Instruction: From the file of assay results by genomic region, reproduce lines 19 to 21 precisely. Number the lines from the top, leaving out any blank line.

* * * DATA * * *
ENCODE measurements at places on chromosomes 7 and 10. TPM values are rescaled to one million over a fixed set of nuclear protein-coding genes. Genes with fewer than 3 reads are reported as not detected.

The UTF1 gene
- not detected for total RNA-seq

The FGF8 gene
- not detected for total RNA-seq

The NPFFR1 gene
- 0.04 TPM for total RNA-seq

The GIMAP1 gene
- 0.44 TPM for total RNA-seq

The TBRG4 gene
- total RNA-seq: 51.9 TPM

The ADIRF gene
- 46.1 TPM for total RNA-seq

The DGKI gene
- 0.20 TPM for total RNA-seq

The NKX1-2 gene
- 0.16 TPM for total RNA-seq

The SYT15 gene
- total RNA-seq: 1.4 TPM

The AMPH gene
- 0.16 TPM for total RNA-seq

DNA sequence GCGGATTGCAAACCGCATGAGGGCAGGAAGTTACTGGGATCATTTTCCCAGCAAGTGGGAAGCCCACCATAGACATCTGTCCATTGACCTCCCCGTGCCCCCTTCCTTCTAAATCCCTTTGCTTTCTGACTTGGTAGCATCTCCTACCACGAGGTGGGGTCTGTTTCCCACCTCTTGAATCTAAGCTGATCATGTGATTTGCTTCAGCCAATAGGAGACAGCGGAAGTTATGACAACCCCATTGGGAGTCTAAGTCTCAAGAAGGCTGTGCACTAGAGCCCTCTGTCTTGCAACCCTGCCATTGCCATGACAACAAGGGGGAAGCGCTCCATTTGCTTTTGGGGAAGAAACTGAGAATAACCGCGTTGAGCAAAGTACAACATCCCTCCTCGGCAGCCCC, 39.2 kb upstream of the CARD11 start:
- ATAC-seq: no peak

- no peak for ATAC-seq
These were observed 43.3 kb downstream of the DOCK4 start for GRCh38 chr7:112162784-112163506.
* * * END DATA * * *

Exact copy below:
- total RNA-seq: 1.4 TPM

The AMPH gene
- 0.16 TPM for total RNA-seq